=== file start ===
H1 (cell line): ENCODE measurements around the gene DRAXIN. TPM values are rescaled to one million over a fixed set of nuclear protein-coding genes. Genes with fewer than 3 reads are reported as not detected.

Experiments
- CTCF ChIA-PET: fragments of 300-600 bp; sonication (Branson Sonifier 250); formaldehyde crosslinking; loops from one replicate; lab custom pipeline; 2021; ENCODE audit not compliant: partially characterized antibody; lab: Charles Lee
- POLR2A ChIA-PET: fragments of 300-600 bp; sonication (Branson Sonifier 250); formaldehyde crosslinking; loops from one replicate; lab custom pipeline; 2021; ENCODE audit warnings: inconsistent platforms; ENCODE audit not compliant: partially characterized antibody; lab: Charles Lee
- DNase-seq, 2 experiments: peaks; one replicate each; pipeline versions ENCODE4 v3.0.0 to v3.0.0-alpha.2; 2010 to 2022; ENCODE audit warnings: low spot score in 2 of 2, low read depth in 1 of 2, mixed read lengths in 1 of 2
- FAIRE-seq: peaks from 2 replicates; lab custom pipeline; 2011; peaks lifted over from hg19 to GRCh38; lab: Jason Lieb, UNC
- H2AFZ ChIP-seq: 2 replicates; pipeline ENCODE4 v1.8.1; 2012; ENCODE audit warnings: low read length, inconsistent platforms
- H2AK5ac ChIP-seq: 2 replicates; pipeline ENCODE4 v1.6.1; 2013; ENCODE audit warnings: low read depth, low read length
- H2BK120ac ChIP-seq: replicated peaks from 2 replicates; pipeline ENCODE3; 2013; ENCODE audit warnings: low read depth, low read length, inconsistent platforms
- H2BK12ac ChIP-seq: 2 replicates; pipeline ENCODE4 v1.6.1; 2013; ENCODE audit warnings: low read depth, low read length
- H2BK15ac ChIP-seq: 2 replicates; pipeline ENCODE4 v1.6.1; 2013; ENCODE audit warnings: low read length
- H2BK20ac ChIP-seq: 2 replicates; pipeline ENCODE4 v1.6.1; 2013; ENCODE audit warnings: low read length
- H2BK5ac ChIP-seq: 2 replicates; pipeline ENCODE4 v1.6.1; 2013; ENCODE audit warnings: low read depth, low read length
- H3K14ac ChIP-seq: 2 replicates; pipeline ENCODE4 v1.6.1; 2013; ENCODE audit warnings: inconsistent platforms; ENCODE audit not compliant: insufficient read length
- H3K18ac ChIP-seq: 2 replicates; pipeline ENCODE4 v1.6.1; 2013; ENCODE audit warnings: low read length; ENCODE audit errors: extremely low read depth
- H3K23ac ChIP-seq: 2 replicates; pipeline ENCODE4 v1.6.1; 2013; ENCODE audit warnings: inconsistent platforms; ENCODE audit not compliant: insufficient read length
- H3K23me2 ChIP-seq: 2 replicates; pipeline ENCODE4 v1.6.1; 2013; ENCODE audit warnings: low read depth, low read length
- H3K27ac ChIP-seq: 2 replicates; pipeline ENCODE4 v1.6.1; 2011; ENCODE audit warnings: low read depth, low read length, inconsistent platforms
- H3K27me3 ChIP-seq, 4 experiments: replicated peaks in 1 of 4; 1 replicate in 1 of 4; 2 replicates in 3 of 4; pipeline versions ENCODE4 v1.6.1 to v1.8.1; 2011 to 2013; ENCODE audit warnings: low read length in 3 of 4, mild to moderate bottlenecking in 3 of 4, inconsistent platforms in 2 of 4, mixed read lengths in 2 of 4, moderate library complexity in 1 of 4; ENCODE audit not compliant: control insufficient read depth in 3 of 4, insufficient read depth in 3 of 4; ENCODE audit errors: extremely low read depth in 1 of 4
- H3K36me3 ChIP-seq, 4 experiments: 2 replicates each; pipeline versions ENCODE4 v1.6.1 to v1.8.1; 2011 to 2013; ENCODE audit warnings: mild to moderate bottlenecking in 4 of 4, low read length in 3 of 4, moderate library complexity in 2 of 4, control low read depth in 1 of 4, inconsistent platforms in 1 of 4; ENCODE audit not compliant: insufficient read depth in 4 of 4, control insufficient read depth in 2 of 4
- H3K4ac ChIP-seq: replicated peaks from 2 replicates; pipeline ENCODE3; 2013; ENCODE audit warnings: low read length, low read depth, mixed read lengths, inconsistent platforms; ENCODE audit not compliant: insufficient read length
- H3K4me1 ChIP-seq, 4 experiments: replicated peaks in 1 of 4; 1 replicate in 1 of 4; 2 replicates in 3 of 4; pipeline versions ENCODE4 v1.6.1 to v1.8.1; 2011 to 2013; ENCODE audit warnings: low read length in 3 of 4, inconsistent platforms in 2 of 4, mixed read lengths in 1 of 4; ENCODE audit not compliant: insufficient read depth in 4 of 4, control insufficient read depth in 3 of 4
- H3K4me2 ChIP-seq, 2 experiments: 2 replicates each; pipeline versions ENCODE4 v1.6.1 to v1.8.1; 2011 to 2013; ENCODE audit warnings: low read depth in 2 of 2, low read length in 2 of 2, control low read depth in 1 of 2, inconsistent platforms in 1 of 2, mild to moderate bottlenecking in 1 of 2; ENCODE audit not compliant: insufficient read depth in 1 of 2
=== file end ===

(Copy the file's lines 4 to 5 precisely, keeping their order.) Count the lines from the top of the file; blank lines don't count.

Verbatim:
- POLR2A ChIA-PET: fragments of 300-600 bp; sonication (Branson Sonifier 250); formaldehyde crosslinking; loops from one replicate; lab custom pipeline; 2021; ENCODE audit warnings: inconsistent platforms; ENCODE audit not compliant: partially characterized antibody; lab: Charles Lee
- DNase-seq, 2 experiments: peaks; one replicate each; pipeline versions ENCODE4 v3.0.0 to v3.0.0-alpha.2; 2010 to 2022; ENCODE audit warnings: low spot score in 2 of 2, low read depth in 1 of 2, mixed read lengths in 1 of 2